It is “frustrating” that a loss of smell and taste have only just been added to the NHS coronavirus symptoms list, a nurse has said.
Freya Langdale, 29, a community psychiatric nurse working in Lewisham, south east London, believes she caught Covid-19 at the end of March just as the country was going in to lockdown.
Three days after meeting two friends she became tired and lethargic before noticing a change in her senses while cooking a meal with her boyfriend who she went to stay with.
“We were cooking a curry with loads of spices and stuff, and my boyfriend said it smelt really nice and then I realised that I couldn’t actually smell it at all,” she said.
“I couldn’t smell or taste anything for about three days.”
She did not develop a cough, might have had a mild temperature, but otherwise had no “extreme” other symptoms.
Ms Langdale was not tested for the virus, but one of the friends she was last with also lost her sense of taste and smell at the same time.
Meanwhile the other friend, who Ms Langdale lives with, developed bad Covid-19 symptoms and was told by the NHS 111 service she likely had caught the virus.
Ms Langdale described the loss of taste and smell as “really strange” leaving food with “absolutely no flavour at all”.
“It’s very odd eating things and just being able to feel the texture rather than the taste,” she added.
A cautious Ms Langdale isolated herself for two weeks, despite official health guidance listing key coronavirus symptoms as a high temperature and new continuous cough.
Asked about a loss of taste and smell now being added to the NHS list she said: “I think it is a bit frustrating”, adding: “I’m a nurse and working with patients, we were told: ‘Oh it’s only if you have a temperature or a cough then if you don’t have that then you can come in’”.
Ms Langdale, who is now waiting for an antibody test, feels this early guidance was possibly “misleading” and might have helped the virus “spread a lot quicker”.
She added: “I remember looking on the NHS website for advice and it still said if you have a temperature or a cough then stay at home.
“But really I could have gone out and about with just my loss of taste and smell and probably spread it to god knows who.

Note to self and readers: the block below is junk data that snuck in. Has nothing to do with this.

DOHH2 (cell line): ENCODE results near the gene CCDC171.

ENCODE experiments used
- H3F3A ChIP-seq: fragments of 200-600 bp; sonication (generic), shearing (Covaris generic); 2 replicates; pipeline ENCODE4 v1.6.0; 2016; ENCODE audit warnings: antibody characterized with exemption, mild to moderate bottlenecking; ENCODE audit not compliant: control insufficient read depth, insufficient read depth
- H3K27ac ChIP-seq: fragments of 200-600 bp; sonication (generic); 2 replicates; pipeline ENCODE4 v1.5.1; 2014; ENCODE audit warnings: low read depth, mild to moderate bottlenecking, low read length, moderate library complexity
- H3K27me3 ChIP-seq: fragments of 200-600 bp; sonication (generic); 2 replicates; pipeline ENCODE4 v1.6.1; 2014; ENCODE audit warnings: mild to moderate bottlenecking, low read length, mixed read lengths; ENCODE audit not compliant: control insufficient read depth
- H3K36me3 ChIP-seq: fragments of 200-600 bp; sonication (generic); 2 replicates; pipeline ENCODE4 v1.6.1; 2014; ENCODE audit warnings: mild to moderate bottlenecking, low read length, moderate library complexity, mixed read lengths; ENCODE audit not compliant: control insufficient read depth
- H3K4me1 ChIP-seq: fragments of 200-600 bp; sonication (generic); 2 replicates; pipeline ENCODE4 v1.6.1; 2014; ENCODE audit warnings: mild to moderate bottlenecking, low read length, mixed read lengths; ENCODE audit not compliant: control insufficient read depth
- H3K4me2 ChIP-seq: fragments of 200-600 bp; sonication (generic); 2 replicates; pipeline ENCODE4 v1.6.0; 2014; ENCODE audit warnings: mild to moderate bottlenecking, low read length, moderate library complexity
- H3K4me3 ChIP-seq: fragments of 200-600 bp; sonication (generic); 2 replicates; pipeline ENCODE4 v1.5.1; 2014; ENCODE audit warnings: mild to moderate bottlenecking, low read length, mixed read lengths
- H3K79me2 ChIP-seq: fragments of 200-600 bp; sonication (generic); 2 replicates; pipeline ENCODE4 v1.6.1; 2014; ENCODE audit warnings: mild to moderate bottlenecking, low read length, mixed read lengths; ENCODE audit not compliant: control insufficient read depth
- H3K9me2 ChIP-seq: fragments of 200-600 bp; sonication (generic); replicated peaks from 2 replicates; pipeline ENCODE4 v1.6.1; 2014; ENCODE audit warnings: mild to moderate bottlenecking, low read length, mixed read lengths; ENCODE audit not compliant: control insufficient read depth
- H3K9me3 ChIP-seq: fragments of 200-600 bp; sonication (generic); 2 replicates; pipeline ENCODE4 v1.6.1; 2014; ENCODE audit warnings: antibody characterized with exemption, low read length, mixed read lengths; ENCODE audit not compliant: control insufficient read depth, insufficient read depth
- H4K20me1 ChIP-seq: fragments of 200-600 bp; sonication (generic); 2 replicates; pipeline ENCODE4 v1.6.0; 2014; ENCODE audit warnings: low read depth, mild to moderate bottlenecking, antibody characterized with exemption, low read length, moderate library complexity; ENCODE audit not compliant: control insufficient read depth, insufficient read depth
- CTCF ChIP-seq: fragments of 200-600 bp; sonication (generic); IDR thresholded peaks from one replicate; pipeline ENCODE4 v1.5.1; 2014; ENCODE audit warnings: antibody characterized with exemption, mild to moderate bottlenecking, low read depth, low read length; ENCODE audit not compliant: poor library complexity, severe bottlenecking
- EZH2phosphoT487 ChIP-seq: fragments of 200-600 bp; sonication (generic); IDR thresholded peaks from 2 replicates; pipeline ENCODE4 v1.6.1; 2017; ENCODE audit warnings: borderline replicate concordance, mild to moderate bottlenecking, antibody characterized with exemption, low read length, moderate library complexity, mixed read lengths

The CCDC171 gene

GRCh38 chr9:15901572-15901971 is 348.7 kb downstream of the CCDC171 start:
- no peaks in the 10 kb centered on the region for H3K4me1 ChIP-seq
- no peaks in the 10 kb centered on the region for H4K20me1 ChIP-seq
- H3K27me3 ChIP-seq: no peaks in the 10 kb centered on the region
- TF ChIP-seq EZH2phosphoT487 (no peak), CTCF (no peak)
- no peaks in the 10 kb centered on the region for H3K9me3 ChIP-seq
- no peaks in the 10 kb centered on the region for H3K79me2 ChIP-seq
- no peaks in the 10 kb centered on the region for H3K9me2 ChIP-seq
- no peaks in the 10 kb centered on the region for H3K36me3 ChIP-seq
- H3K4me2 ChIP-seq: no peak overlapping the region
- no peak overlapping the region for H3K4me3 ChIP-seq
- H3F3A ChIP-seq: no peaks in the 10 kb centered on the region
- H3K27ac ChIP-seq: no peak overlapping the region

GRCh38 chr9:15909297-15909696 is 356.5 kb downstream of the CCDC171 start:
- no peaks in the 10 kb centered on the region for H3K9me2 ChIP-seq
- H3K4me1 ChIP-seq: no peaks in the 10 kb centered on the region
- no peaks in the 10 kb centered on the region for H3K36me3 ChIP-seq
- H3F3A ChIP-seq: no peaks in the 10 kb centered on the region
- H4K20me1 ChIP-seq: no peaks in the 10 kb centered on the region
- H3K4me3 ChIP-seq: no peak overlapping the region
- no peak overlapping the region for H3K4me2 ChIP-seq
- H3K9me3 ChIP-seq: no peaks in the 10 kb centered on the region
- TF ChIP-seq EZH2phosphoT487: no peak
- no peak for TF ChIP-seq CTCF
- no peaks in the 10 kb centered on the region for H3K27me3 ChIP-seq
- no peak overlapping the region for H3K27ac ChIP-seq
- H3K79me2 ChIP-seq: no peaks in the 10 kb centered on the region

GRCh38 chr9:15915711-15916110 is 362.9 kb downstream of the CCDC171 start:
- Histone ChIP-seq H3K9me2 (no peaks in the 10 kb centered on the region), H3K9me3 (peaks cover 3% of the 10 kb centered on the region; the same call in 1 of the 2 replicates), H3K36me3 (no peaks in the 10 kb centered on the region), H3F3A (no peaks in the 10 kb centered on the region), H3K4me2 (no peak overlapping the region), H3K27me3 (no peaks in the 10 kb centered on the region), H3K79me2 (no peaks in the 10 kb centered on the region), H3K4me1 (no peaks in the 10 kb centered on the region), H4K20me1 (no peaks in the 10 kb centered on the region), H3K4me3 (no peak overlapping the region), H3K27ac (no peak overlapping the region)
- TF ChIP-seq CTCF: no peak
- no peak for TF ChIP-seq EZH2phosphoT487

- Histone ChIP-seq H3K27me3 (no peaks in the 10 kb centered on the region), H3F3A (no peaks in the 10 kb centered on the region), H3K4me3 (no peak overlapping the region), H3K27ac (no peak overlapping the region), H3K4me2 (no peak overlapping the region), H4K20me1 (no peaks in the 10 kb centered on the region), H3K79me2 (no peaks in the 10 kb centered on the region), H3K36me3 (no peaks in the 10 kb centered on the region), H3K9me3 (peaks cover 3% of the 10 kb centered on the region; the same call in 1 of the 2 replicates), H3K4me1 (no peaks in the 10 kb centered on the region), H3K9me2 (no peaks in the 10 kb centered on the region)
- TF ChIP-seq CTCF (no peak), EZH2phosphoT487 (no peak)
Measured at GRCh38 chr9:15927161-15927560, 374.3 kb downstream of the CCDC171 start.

“Probably not the best advice given by the Government.”
She continued: “A lot of other people, they might have just felt a bit tired and lost their taste and smell, but they wouldn’t have thought twice about it and still gone out to the shops or whatever.
“I think it could have been dealt with a bit better definitely.”
Malissa Richmond, 26, a manager at a cancer clinical trials unit in London, believes she caught coronavirus in mid-March.
Her symptoms began as a migraine that progressed to a fever and a lingering chesty cough that left her spending most the day in bed.
After about a week her sense of taste and smell disappeared and did not return fully until the end of the month.
“It was really worrying actually because if there was a fire, if there was something happening in my house, I wouldn’t have a clue until it was too late,” she explained.
Her sister who she lives with suffered the same symptoms, with neither being able to savour food.
Ms Richmond, who was not tested for the virus, said: “You’re eating for the sake of it because you can’t taste anything.
“Bland isn’t even the word, there’s nothing to it, you’re just chewing material.”
She said it was “alarming” that she had spoken to friends pre-lockdown who noticed a change in their senses but no other symptoms and had continued going to work.
“So many people have been reporting this for so long, it does seem like it should have been added to the list a lot sooner,” Ms Richmond added.
“Especially because a lot of people that have had it haven’t had any other major symptoms.”